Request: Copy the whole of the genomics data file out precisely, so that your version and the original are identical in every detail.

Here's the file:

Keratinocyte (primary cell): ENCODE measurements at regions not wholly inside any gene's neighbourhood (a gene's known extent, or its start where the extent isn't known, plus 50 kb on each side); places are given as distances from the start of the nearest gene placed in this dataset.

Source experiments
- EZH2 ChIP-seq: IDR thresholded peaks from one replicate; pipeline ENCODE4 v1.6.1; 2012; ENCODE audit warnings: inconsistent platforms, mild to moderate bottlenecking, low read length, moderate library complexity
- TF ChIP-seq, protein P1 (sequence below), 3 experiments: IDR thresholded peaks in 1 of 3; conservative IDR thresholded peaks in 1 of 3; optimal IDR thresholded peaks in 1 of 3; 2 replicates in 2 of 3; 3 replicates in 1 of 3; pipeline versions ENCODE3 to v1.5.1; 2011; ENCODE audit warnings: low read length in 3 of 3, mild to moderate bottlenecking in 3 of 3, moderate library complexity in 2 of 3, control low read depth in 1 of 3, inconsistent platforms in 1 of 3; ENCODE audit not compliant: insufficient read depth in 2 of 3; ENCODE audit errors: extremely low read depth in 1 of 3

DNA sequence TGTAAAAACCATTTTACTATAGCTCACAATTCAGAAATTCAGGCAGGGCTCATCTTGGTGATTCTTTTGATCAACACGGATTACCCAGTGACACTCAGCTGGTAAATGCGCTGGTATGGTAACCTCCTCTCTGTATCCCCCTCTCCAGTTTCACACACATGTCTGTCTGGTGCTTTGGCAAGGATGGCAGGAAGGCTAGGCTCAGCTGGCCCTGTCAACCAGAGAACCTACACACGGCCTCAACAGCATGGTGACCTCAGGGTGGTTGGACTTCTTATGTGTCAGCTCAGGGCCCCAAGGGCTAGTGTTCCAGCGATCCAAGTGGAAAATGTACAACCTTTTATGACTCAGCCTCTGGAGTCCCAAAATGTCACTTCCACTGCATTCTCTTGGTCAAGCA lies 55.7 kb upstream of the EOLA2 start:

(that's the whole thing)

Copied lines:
Keratinocyte (primary cell): ENCODE measurements at regions not wholly inside any gene's neighbourhood (a gene's known extent, or its start where the extent isn't known, plus 50 kb on each side); places are given as distances from the start of the nearest gene placed in this dataset.

Source experiments
- EZH2 ChIP-seq: IDR thresholded peaks from one replicate; pipeline ENCODE4 v1.6.1; 2012; ENCODE audit warnings: inconsistent platforms, mild to moderate bottlenecking, low read length, moderate library complexity
- TF ChIP-seq, protein P1 (sequence below), 3 experiments: IDR thresholded peaks in 1 of 3; conservative IDR thresholded peaks in 1 of 3; optimal IDR thresholded peaks in 1 of 3; 2 replicates in 2 of 3; 3 replicates in 1 of 3; pipeline versions ENCODE3 to v1.5.1; 2011; ENCODE audit warnings: low read length in 3 of 3, mild to moderate bottlenecking in 3 of 3, moderate library complexity in 2 of 3, control low read depth in 1 of 3, inconsistent platforms in 1 of 3; ENCODE audit not compliant: insufficient read depth in 2 of 3; ENCODE audit errors: extremely low read depth in 1 of 3

DNA sequence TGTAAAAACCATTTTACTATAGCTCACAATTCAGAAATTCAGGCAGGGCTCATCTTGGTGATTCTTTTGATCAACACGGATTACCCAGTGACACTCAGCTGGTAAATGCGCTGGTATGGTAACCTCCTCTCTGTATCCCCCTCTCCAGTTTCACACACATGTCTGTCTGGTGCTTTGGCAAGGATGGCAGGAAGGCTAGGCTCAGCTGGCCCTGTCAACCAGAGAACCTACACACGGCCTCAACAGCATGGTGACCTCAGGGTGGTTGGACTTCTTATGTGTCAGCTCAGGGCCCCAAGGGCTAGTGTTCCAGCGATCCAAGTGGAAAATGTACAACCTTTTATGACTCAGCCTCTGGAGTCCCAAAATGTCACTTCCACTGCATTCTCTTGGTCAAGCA lies 55.7 kb upstream of the EOLA2 start: